The management of the FMHS and a delegation from the medical faculty of the University of Oslo discussed collaboration and cooperation between the two institutions as well as shared areas of interest during a two-day visit in March. Picture here (from left to right) are Mr Eben Mouton, Director: Business Management (FMHS), Dr Therese Fish, Deputy Dean: Community Service and Interaction (FMHS), Profs Nico Gey van Pittius, Deputy Dean: Research (FMHS), Kristin Heggen, Deputy Dean: Education (Olso), Frode Vartdal, Dean (Oslo), Jimmy Volmink, Dean (FMHS) and Ingrid Os, Deputy Dean: Education (Oslo).

Karolinska Institutet

In March the FMHS hosted a delegation from the Karolinska Institutet (KI) in Sweden. During the visit colleagues from KI and the FMHS participated in a research symposium where top researchers from both institutions shared highlights of their work in fields including as tuberculosis, HIV/Aids, global health and neurosciences. Pictured here during the lunch break at the symposium are from left to right Profs Usuf Chikte, Head: Department of Interdisciplinary Health Sciences (FMHS), Anders Gustafson, Dean of Doctoral Education (KI), Nico Gey van Pittius, Deputy Dean: Research (FMHS), Jan-Olov Höög, Dean of Higher Education (KI), Jimmy Volmink, Dean (FMHS), Paul van Helden, Head: Department of Biomedical Sciences (FMHS), Hans-Gustaf Ljunggren, Dean of Research (KI), Eileen Hoal, Division of Molecular Biology and Human Genetics (FMHS), Lucie Laflamme, Chair of the Department of Publich Health Sciences (KI) and Charles Wiysonge, Deputy Director of the Centre for Evidence-based Health Care (FMHS).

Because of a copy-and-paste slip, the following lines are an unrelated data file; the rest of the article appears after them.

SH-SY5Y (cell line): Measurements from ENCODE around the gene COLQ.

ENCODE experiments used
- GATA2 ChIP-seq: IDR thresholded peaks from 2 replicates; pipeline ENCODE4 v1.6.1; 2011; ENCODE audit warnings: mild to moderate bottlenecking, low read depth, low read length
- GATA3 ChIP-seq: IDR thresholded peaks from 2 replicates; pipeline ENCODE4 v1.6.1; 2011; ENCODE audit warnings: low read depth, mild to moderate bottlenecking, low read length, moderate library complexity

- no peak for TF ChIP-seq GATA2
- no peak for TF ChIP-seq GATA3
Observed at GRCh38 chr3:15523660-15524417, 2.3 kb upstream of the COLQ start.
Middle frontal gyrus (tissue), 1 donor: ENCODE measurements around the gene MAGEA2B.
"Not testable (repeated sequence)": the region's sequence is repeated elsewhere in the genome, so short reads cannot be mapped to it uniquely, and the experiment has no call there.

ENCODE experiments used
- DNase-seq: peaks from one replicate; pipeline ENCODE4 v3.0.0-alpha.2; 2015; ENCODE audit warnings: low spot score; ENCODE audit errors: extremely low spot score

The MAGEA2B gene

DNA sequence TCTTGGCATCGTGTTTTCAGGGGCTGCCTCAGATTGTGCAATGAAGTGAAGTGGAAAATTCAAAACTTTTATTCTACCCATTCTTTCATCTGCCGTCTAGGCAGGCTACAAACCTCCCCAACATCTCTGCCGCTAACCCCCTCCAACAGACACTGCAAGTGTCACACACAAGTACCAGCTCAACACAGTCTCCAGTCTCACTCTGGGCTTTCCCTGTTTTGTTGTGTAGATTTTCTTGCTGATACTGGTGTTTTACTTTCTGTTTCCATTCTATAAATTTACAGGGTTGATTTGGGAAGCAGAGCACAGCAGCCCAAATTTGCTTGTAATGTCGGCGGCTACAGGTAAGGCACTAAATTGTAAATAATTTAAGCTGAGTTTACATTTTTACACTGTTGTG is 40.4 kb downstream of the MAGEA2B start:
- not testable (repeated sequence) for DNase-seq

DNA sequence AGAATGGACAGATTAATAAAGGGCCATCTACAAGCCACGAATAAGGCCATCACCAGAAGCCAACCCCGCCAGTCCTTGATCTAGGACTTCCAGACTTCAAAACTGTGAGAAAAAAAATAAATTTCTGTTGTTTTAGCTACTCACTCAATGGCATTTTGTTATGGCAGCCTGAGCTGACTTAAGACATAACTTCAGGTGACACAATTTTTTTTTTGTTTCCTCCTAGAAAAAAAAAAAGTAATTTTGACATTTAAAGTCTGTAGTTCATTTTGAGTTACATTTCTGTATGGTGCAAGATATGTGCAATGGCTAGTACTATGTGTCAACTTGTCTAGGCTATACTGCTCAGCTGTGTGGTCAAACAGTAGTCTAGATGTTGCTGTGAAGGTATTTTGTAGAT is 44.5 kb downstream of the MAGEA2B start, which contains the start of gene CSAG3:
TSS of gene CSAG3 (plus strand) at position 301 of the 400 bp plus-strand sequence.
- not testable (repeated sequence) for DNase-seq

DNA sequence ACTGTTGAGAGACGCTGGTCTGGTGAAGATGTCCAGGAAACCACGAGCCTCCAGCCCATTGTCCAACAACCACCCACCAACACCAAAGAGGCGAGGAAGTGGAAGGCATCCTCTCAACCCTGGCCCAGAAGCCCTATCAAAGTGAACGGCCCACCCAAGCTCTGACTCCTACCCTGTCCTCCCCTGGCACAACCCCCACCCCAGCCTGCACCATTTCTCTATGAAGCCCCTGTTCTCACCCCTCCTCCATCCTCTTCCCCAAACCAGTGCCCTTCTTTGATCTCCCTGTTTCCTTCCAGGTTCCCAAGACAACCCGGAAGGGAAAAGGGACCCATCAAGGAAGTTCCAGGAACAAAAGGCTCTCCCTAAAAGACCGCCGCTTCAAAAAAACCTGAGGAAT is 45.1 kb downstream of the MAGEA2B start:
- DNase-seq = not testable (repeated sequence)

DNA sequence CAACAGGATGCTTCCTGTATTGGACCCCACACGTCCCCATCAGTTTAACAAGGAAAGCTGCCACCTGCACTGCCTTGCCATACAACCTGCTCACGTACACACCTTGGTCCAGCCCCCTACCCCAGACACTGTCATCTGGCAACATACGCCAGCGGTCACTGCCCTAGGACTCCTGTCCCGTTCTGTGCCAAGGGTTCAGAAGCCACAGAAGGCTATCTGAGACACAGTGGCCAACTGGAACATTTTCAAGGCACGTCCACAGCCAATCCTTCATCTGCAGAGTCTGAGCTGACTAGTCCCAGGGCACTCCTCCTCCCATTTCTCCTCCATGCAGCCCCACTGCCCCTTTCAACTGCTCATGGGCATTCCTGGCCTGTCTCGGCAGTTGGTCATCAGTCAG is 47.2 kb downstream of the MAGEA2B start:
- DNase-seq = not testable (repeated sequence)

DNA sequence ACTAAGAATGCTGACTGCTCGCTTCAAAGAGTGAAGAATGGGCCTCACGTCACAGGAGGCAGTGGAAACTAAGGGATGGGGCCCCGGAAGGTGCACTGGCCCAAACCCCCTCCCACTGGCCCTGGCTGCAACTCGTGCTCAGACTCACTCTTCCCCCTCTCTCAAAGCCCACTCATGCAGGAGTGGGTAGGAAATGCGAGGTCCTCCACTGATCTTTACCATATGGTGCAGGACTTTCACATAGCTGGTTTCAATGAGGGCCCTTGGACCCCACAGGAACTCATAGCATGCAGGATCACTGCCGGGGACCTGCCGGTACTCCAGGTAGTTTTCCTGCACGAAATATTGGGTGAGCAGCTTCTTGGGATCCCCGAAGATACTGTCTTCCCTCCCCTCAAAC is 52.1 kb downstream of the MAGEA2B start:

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OESO Permanent Scientific Committee

Prof Vikash Sewram, who joined the Faculty late last year as Director of the African Cancer Institute, was invited to become a member of the World Organization for Specialized Studies on Diseases of the Esophagus (OESO) Permanent Committee in the Oncology section.

 

WHO African Task force

Prof Charles Wiysonge, Deputy Director of the Centre for Evidence-based Health Care, was appointed by the World Health Organization (WHO) Regional Director for Africa as a member of the WHO African Task Force on Immunisation (TFI).  The TFI advises WHO on overall policies and strategies, ranging from vaccine and technology research and development, to delivery of immunisation services and linkages between immunisation and other health interventions in Africa.

NIH Fogarty International Center funds FMHS projects

Dr Mareli Claassens received funding from the National Institutes of Health (NIH) for an HIV Research Traning Planning Grant and Dr Rhoderick Machekano received funding for a Biostatistics Capacity Planning Proposal from the same institution.
Dr Mareli Claassens
Dr Rhoderick Machekano

Fellowships and Scholarships